Can Dogs See Color? The Truth About Color Blindness in Canines
Not everything is black and white, especially if you're a dog! Despite a very long-held myth that dogs see the world through a gray lens, researchers now know that although our canine companions don't see the vast rainbow of colors we humans do, dogs don't see the world as though it's a vintage movie.
Dogs can see some colors, just not as many as we can. But just because you are lucky enough to see the beautiful changing leaves each fall doesn't mean your sight is superior. Dogs have excellent vision and have even evolved to see clearly in the dark.
What is Color Blindness in Dogs?
In the human sense of the word, dogs are color blind but in a very specific way. You might have heard that sometimes a person may have issues distinguishing red colors from green ones or perceiving shades of blue. This is due to color blindness and is commonly caused by a genetic issue within the eye or, later in life, an injury or illness. However, the way dogs see isn't because of any deficiency in the eye itself.
Humans and dogs both have two types of color receptors: cones and rods. The cones handle vision during the day and color perception. Rods tackle what can be seen at night and the ability to see from side to side and all around (peripheral vision). Each cone detects the wavelengths of light. Humans have three cones and so can generally detect the whole spectrum of light. Dogs have just two cones.
What Colors Do Dogs See?
A dog's two color-detecting cones help them to perceive blue and yellow light but not red or green. So, in a dog's world view they likely see everything as muted shades of yellow, brown, gray, and tinges of blues. "Dogs can indeed see colors—it just looks a little different than us," says Alicen Tracey, a small animal veterinarian at Den Herder Veterinary Hospital in Waterloo, Iowa.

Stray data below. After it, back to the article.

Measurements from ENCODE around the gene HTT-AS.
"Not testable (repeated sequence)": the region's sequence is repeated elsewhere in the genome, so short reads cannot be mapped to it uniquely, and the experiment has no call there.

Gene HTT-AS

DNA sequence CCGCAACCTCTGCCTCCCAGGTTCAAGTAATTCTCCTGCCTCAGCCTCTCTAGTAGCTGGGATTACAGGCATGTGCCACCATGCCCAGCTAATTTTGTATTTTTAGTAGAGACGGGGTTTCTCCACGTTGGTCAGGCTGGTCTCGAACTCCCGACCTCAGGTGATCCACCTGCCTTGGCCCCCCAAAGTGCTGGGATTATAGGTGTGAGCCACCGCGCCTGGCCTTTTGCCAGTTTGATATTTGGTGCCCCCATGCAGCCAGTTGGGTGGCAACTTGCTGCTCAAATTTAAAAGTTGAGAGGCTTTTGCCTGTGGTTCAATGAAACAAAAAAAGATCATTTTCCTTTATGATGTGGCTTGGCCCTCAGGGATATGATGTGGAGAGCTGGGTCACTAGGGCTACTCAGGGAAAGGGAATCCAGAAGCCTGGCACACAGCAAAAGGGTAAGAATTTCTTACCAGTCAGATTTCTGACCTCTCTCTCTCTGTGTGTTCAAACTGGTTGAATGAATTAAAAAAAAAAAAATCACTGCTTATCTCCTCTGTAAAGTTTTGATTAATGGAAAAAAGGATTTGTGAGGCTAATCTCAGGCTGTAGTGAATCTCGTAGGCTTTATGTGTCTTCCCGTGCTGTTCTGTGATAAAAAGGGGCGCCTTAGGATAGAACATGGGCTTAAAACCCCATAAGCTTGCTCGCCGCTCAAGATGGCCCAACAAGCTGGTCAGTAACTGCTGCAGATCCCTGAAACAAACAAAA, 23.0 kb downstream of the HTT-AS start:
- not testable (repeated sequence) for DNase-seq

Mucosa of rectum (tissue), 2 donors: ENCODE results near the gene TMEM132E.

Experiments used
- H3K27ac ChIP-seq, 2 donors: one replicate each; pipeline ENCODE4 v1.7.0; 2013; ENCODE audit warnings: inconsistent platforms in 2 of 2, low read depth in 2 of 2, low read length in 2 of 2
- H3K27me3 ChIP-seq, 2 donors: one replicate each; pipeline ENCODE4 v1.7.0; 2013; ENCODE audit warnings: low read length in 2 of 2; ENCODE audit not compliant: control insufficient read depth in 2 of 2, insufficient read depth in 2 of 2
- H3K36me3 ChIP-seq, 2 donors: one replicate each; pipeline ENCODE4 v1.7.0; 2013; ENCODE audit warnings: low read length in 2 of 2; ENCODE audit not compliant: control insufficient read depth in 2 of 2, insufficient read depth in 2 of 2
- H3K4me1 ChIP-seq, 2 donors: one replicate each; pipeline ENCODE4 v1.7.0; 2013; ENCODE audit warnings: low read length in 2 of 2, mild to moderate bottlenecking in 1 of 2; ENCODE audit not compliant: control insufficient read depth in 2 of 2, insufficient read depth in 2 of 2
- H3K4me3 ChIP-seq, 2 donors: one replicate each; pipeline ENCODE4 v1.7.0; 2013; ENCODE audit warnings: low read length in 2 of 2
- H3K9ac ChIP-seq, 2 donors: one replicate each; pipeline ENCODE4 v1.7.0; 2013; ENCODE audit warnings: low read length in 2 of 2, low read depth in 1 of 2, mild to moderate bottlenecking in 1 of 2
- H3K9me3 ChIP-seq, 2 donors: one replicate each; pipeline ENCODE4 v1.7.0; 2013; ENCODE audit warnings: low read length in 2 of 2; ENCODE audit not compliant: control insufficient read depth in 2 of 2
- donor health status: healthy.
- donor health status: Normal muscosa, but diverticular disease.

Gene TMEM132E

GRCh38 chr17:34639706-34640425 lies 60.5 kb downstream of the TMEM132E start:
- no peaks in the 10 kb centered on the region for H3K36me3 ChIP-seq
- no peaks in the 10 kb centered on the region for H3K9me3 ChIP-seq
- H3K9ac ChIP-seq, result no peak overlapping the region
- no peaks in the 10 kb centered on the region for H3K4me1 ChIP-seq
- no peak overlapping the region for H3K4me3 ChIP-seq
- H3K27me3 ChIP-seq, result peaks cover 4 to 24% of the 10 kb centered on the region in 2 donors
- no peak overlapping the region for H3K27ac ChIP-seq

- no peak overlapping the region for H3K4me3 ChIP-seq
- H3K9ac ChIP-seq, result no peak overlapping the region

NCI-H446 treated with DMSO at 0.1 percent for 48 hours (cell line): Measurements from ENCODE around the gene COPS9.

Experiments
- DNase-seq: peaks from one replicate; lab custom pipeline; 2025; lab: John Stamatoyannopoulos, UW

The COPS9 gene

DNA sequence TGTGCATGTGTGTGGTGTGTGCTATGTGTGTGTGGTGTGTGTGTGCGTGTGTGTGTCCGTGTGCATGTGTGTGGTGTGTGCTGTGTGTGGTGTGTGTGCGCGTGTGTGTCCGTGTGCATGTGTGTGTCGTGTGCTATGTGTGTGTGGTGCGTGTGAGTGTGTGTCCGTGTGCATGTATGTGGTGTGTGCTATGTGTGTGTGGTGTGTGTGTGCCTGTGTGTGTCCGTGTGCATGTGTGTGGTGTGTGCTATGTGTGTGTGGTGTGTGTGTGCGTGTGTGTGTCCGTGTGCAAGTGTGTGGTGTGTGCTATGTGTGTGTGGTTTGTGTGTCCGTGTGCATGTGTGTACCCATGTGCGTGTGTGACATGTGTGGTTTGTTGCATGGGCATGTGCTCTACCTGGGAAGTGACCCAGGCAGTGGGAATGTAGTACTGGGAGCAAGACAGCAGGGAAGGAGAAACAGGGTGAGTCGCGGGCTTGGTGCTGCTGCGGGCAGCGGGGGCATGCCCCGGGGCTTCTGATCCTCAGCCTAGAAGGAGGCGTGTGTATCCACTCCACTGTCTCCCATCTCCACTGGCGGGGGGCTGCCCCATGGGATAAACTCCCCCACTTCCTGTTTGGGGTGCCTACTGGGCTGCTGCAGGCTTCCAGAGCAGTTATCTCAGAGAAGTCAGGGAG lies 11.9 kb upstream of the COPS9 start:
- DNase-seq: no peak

Those bright red dog toys you always pick out? Well, your dog doesn't really see that bright red color. To them, that appears as one big hunk of brown.
"Dogs' vision of color most closely resembles people who have red-green color vision deficiencies," Tracey says. "For those with red-green color deficiency it is difficult to distinguish between the colors red and green."
Wanna see what your dog sees? You can experiment with Dog Vision!
What Does This Mean for Your Dog?
It's really fun to pick out brightly colored dog toys, beds, and collars. But while they are pleasing to us, their color likely makes no difference to your dog. Your dog doesn't need toys in rainbow hues, and those intense shades will not impact his toy preference—but it does seem to impact yours! Marketers and graphic designers know that humans prefer toys and pet gear in bright colors like red and orange but dogs don't perceive those colors at all.
Some smart dog trainers and dog sport enthusiasts have picked up on the color scheme dogs perceive. For instance, you may have noticed that dog agility equipment tends to be blue and yellow. In your own backyard, selecting Frisbees and balls that are yellow or blue could help your dog find them faster amongst the green grass.
Have you ever found your dog barking in the dark, at what appears to be nothing, giving you just the right amount of creeps? Well, don't just dismiss the bark. Although dogs won't notice the bright red eye color of what you are positive is something menacing, they can see quite well in the dark. Their eyes may have fewer color-detecting cones than humans' eyes, but dogs have more light-sensitive rods. This means they can see creatures moving in the deep of the night. Which might be a handier skill for them than being able to appreciate the color of that fun new toy you just bought.